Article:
Shows & Panels
- The 2014 Big Picture on Cyber Security
- AFCEA Answers
- Ask the CIO
- Building the Hybrid Cloud
- Connected Government: How to Build and Procure Network Services for the Future
- Continuing Diagnostics and Mitigation: Discussion of Progress and Next Steps
- Federal Executive Forum
- Federal Tech Talk
- The Intersection: Where Technology Meets Transformation
- Maximizing ROI Through Data Center Consolidation
- Moving to the Cloud. What's the best approach for me
- Navigating Tough Choices in Government Cloud Computing
- The New Generation of Database
- Satellite Communications: Acquiring SATCOM in Tight Times
- Targeting Advanced Threats: Proven Methods from Detection through Remediation
- Transformative Technology: Desktop Virtualization in Government
- The Truth About IT Opex and Software Defined Networking
- Value of Health IT
Shows & Panels
Monday - Friday, 4-7 p.m.
In Depth with Francis Rose features daily interviews with top government executives and contractors. Listen live from 4 to 7 p.m. or download his archived interviews below.
Analysis: OMB 25-point IT plan 'very practical'
Thursday - 1/20/2011, 6:42pm EST
Federal News Radio
In December, the Office of Management and Budget outlined a 25-point plan for IT reform. The plan centered certain themes, such as strengthening IT project management and oversight of major initiatives.
"My initial reaction was it's very practical," said Joe Moye, CEO of Capgemini Government Solutions, in an interview In Depth with Francis Rose' Industry Chatter series.
However, Moye added that some of the recommendations are easier said than done. For example, the OMB plan advocates compartmentalizing deliverables.
In a major system deployment, you can't always compartmentalize into bite-sized chunk, but I think there are in many, many cases -- probably across all of the programs if you were able to dissect them in our government -- opportunities to deploy functionalities quicker, opportunities to not focus on getting 100 percent of the functionalities when 90 percent will do the job, opportunities to provide better quality assurance and accountability early in the cycle of these programs.
One of the major challenges of government is "honing in on the true requirements. Moye added:
I think some of the processes that our government executes on tend to be very onerous as it relates to requirements gathering -- they're very lengthy, they're not iterative by nature, they're not visual by nature. Users today want to be able to visualize what it is they're describing that requirement to be, and we've typically written it down on a piece of paper, put it into on a form, achieved a check in the box for the process and, when it gets development, lo and behold, it's not what I was looking for."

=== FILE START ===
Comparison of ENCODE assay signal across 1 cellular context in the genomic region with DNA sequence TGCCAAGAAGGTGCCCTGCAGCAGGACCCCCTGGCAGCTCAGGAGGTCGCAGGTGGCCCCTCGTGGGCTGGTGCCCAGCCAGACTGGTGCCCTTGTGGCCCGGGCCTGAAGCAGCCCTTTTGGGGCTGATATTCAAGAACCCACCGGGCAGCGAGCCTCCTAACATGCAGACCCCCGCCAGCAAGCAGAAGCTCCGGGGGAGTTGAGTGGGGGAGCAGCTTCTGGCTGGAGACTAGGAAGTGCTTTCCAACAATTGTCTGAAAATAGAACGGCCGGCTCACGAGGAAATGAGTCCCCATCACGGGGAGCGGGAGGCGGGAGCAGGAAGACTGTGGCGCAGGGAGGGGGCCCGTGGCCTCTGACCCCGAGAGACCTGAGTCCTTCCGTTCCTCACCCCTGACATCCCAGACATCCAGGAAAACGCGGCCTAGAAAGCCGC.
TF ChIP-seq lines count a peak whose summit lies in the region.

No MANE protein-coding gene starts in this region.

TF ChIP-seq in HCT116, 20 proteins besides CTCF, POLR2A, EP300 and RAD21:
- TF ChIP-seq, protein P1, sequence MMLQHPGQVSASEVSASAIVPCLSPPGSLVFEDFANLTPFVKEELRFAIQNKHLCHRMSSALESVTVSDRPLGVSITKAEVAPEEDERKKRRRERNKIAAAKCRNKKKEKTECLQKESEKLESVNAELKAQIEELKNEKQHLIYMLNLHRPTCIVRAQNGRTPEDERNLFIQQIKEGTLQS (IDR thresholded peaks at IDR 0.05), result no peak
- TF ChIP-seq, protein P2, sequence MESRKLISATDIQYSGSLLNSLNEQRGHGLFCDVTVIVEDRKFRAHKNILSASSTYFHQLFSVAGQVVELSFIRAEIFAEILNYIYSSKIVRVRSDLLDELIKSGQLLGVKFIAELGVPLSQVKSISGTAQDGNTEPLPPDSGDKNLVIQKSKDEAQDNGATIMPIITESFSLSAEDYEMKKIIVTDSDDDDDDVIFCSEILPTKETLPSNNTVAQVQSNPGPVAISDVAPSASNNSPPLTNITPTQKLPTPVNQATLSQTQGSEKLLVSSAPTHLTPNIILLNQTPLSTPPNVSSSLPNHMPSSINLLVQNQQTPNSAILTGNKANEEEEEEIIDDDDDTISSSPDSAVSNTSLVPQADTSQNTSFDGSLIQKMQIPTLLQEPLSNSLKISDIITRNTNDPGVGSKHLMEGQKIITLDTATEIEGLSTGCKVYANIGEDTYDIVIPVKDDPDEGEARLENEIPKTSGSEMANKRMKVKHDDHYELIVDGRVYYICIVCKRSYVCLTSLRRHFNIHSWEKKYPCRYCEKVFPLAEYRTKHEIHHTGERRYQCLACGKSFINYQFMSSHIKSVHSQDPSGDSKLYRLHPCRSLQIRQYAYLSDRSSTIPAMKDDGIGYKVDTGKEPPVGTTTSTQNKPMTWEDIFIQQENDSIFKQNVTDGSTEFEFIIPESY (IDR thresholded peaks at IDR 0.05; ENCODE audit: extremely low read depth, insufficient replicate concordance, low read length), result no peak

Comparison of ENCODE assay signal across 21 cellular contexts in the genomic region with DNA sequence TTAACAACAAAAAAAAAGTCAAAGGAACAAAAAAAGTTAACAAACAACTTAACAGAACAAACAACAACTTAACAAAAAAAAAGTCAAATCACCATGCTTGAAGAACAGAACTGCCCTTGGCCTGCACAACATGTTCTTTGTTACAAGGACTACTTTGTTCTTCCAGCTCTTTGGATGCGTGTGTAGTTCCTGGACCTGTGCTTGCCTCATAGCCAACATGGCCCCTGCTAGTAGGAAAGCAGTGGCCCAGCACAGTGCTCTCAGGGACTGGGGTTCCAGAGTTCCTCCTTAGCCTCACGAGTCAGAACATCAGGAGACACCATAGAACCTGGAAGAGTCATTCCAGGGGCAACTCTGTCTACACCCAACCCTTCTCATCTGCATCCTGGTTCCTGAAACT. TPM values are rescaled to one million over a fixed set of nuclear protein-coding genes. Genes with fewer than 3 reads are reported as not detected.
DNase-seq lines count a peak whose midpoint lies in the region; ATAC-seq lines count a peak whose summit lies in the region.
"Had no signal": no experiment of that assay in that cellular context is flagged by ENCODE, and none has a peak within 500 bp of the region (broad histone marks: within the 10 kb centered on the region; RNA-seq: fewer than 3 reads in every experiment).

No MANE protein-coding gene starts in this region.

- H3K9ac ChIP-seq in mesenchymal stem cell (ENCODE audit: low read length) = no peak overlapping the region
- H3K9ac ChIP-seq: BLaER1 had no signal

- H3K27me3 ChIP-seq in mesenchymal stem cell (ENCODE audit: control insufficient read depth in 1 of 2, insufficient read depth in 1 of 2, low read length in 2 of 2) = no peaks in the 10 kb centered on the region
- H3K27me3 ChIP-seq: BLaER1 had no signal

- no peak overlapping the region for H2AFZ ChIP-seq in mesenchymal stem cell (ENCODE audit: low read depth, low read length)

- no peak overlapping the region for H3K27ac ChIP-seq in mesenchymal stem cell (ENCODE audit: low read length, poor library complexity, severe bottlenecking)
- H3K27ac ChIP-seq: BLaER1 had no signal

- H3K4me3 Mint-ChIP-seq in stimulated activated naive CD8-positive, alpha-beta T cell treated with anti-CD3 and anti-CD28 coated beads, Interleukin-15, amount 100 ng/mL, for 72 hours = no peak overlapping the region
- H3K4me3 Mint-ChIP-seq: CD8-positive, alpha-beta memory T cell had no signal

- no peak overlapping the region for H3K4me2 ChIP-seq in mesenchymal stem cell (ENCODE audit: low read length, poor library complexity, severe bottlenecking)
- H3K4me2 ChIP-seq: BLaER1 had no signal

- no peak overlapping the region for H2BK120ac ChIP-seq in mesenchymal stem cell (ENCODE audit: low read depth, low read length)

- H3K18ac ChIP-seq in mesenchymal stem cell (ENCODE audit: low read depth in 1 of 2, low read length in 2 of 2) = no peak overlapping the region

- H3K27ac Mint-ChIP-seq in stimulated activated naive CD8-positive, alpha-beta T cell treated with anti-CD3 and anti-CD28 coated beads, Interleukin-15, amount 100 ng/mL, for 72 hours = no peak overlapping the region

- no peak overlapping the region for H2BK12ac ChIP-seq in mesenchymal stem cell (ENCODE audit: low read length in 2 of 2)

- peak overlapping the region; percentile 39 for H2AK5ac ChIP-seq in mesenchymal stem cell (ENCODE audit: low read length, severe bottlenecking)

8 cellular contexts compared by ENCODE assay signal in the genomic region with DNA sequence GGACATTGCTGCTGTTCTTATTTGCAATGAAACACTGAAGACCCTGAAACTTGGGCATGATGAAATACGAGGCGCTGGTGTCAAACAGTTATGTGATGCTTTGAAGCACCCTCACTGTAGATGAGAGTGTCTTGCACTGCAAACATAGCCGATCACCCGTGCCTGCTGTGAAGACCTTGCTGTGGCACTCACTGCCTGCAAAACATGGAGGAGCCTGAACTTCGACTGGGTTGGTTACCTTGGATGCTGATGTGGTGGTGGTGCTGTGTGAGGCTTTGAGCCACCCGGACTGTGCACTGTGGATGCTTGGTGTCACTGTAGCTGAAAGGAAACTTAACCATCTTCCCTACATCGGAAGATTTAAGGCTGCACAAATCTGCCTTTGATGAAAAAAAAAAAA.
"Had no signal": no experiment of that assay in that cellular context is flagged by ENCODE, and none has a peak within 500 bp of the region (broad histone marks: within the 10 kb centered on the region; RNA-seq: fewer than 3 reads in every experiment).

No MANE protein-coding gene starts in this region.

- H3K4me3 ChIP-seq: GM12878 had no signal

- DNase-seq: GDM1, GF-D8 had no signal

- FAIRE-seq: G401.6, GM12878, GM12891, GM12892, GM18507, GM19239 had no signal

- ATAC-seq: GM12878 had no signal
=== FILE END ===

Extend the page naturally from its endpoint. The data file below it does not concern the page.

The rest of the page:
OMB is now trying to bust the myth that agencies cannot talk to potential vendors before the request for proposal. The government, however, is not always tapping into the available resources and best practices, Moye said.
"In this age of visualization, of innovation and social media, there's so much more available in driving out the requirements process to a level where your percentage of accuracy goes up radically," Moye said.
Moye also applauded OMB's cloud-first policy, saying, "I don't think there's any question that cloud and virtualization will have a tremendous place in the reduction of cost and the improvement of efficiency across our government."
But he added a caveat, "Now, the why and how are the six-million dollar question."
Agencies that want to adopt cloud-first cannot simply deploy the cloud across all applications, he said. They have to address the "usability question," Moye said.
"The big hurdle for us is to not approach cloud in the typical siloed fashion," he said.
One of the most obvious ways to adopt cloud computing is in email. The challenge here for agencies will be to find cost savings through combining infrastructure across departments, Moye said.
"When I say it, it seems so logical, but as you and I both know, working from department to department is a challenge."
But, he added, "it would be illogical that we'd let the legacy boundaries, if you will, to impede progress."